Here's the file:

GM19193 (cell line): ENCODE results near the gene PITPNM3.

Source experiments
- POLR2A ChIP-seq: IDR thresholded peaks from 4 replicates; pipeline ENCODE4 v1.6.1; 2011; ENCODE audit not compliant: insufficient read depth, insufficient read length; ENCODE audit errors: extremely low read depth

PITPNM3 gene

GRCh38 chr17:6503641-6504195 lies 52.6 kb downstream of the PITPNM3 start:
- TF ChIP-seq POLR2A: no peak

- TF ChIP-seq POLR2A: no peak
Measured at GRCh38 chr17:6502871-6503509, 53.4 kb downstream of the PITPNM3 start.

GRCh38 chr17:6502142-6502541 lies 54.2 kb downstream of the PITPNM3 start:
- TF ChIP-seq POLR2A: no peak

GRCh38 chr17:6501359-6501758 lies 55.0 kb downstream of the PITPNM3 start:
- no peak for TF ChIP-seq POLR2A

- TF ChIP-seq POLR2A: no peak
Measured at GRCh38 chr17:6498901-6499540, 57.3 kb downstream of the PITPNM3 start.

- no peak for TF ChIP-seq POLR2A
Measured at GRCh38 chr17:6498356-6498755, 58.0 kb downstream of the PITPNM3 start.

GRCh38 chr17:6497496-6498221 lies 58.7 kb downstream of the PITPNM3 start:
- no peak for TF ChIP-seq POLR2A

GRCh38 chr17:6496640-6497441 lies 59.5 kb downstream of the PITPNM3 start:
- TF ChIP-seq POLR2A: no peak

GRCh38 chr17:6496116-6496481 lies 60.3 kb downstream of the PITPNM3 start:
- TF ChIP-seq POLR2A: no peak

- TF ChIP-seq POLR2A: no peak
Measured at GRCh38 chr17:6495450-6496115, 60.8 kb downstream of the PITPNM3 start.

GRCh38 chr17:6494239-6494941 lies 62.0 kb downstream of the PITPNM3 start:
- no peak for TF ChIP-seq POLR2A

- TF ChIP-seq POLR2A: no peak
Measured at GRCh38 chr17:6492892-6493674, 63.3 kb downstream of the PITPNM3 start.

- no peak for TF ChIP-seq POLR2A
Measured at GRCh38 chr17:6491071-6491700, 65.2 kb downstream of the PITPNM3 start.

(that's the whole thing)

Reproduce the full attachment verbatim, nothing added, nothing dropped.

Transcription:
GM19193 (cell line): ENCODE results near the gene PITPNM3.

Source experiments
- POLR2A ChIP-seq: IDR thresholded peaks from 4 replicates; pipeline ENCODE4 v1.6.1; 2011; ENCODE audit not compliant: insufficient read depth, insufficient read length; ENCODE audit errors: extremely low read depth

PITPNM3 gene

GRCh38 chr17:6503641-6504195 lies 52.6 kb downstream of the PITPNM3 start:
- TF ChIP-seq POLR2A: no peak

- TF ChIP-seq POLR2A: no peak
Measured at GRCh38 chr17:6502871-6503509, 53.4 kb downstream of the PITPNM3 start.

GRCh38 chr17:6502142-6502541 lies 54.2 kb downstream of the PITPNM3 start:
- TF ChIP-seq POLR2A: no peak

GRCh38 chr17:6501359-6501758 lies 55.0 kb downstream of the PITPNM3 start:
- no peak for TF ChIP-seq POLR2A

- TF ChIP-seq POLR2A: no peak
Measured at GRCh38 chr17:6498901-6499540, 57.3 kb downstream of the PITPNM3 start.

- no peak for TF ChIP-seq POLR2A
Measured at GRCh38 chr17:6498356-6498755, 58.0 kb downstream of the PITPNM3 start.

GRCh38 chr17:6497496-6498221 lies 58.7 kb downstream of the PITPNM3 start:
- no peak for TF ChIP-seq POLR2A

GRCh38 chr17:6496640-6497441 lies 59.5 kb downstream of the PITPNM3 start:
- TF ChIP-seq POLR2A: no peak

GRCh38 chr17:6496116-6496481 lies 60.3 kb downstream of the PITPNM3 start:
- TF ChIP-seq POLR2A: no peak

- TF ChIP-seq POLR2A: no peak
Measured at GRCh38 chr17:6495450-6496115, 60.8 kb downstream of the PITPNM3 start.

GRCh38 chr17:6494239-6494941 lies 62.0 kb downstream of the PITPNM3 start:
- no peak for TF ChIP-seq POLR2A

- TF ChIP-seq POLR2A: no peak
Measured at GRCh38 chr17:6492892-6493674, 63.3 kb downstream of the PITPNM3 start.

- no peak for TF ChIP-seq POLR2A
Measured at GRCh38 chr17:6491071-6491700, 65.2 kb downstream of the PITPNM3 start.